How spending time in nature as a kid changed me as an adult
Posted June 22
Kids, I want to tell you a story.
Once upon a time, I was also a kid. I had a lot of time on my hands. I had access to a TV that required the proper adjustment of its rabbit ears — that’s what we called the antenna — and it had a knob that changed the channels. There was no remote.
We didn’t have a computer. Or cellphone. Or internet. Or tablet. Or hand-held gaming device. It was just that one big, glass television in my parents’ bedroom that played my favorite cartoons in color, which was better than the little TV in the kitchen that only played things in black and white.
So, I had a lot of time on my hands, and I was mostly on my own filling that time with things to do. I watched a lot of cartoons. I stole fruit roll-ups out of the pantry. I rode my bike all over the neighborhood, and I wrote.
I took a notebook to the woods for inspiration, and I wrote stories about what I saw.
Looking back, I can see that those moments shaped me.
I didn’t grow up camping, hiking or boating, but I did grow up with a wild backyard perched over the Arkansas River in Oklahoma. I let myself get lost in the darkness of the forest around me. I spent hours watching the water far below. I listened to the birds and the crickets and the sound of the trees. I let the leaves and branches over my head catch the rain as the thunder cracked and rolled away. I let the light of day nearly disappear before I sprinted home, alone. Alone, alone.
I can see that you don’t have as much time on your hands. You have so many things to do. You have remote controls, computers, televisions, tablets and technology everywhere. Every day I have to wrestle with you to claim my place in your world that is so full of energy and noise. I hide the devices you hold in your hands, even though I am the one who bought them, and I let the batteries die because I want you to be educated, but I don’t want you to let yourself get lost in something that isn’t real. Where is your wild forest? Where is your shining lake?
Recently, I took you down to Kodachrome State Park in Utah, and we slept at the base of red-dirt spires that reached up to the skies. We left the rain fly off of the tent so we could see the banner of stars above us. We tiptoed in the darkness to brush our teeth in the bathroom with 50 other travelers. We hunted for scorpions and we barely made it back to our quiet camp before we fell asleep from sheer exhaustion. We let ourselves be scared of things — bugs, ants, dirt, predators — and we let ourselves be brave because we didn’t run away.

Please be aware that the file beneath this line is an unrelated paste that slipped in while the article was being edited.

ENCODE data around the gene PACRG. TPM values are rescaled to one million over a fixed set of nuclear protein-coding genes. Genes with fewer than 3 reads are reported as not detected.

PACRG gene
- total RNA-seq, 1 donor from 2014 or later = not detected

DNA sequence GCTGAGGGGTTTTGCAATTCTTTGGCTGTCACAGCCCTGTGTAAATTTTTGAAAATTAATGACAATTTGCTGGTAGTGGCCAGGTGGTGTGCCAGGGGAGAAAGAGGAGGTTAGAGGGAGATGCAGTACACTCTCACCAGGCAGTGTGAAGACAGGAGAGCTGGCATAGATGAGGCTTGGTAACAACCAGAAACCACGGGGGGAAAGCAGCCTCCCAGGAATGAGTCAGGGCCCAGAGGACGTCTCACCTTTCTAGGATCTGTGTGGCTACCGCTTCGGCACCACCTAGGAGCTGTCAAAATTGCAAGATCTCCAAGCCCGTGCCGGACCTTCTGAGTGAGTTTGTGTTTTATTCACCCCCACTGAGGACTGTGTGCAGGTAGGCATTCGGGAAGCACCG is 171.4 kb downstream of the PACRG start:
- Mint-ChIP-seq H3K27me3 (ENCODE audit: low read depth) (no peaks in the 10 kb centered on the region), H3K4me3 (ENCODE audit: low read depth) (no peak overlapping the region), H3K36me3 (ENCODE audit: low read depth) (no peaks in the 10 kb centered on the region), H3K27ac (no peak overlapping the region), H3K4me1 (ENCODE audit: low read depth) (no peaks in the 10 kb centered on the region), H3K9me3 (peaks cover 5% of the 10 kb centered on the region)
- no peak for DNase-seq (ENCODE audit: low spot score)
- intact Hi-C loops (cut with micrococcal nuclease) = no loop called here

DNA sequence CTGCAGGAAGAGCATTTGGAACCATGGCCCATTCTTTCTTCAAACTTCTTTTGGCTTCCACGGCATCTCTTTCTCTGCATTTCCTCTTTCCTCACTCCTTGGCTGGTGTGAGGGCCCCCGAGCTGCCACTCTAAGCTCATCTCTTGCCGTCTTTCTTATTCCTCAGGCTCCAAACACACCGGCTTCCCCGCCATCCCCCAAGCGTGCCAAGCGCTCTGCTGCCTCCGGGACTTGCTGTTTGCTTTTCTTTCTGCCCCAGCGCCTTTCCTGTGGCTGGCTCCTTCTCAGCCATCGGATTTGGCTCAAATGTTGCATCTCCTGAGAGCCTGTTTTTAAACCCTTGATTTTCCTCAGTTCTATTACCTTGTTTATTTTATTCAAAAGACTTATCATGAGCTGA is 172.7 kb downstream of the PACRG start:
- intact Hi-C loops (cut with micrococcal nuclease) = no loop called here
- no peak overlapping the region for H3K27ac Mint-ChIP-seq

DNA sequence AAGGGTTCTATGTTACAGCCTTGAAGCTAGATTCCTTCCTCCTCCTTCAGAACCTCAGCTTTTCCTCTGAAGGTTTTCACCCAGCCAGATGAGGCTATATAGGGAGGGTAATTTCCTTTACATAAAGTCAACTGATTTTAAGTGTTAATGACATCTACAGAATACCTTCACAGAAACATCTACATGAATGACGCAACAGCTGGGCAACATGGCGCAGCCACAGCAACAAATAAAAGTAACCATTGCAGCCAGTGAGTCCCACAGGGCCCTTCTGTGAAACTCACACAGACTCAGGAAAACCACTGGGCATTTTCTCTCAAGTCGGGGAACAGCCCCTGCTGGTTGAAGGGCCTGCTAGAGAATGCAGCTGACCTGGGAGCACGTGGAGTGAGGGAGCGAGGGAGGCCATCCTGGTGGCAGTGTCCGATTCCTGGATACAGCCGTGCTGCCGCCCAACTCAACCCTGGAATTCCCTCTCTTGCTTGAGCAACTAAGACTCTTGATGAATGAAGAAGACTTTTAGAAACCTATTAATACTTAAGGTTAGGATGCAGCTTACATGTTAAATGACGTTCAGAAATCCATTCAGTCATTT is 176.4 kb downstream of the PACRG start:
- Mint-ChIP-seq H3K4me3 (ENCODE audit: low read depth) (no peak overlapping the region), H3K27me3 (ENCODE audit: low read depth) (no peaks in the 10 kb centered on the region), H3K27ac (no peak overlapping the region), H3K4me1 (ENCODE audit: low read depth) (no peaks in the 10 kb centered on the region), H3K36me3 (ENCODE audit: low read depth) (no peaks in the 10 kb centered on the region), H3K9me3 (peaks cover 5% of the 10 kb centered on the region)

But I’ll be honest, there were a few times I wondered why we were there.
Every jaunt into the desert requires some adjusting. And during my adjustment, I cursed the gnats that would not leave my face alone. I blamed the park for the army of ants that marched through our site. The smoke from our fire bugged me. In the afternoon, I was hot. I was worried our ice would melt too quickly and the food would spoil. I yelled at you for not taking your shoes off when you got in the tent.
You loved the red rocks but hated the bugs. You could have lived in that winding slot canyon, but you balked at the sunscreen. You couldn’t believe how far we could see on top of that small mountain, but you threatened to fall off the side if you didn’t get something to eat soon.
Camping is a lot of work, but it is also a reward.
Wallace Stegner once said, “Whatever landscape a child is exposed to early on, that will be the sort of gauze through which he or she will see all the world afterwards.”
I want your filter to be the stuff of starry skies, rocks that glow in the sunset, the taste of marshmallows roasted over a fire and the closeness of sleeping in a tent. I want you to think back and remember feeling brave — smaller than the hoodoos and spires around you but bigger than a house because you are a part of this magnificent and complicated universe. I want you to have some time on your hands.
I want for you what Edward Abbey wanted for his readers, and I echo his words: “May your trails be crooked, winding, lonesome, dangerous, leading to the most amazing view. May your mountains rise into and above the clouds. May your rivers flow without end … beyond that next turning of the canyon walls.”
Gnats, heat, smoke and all — I’m ready. Let’s go.
Amy Choate-Nielsen is a full-time mom and part-time writer. She spends her days at the park and her nights at the computer. She writes about family history and her quest to understand life while learning about her deceased grandmother Fleeta.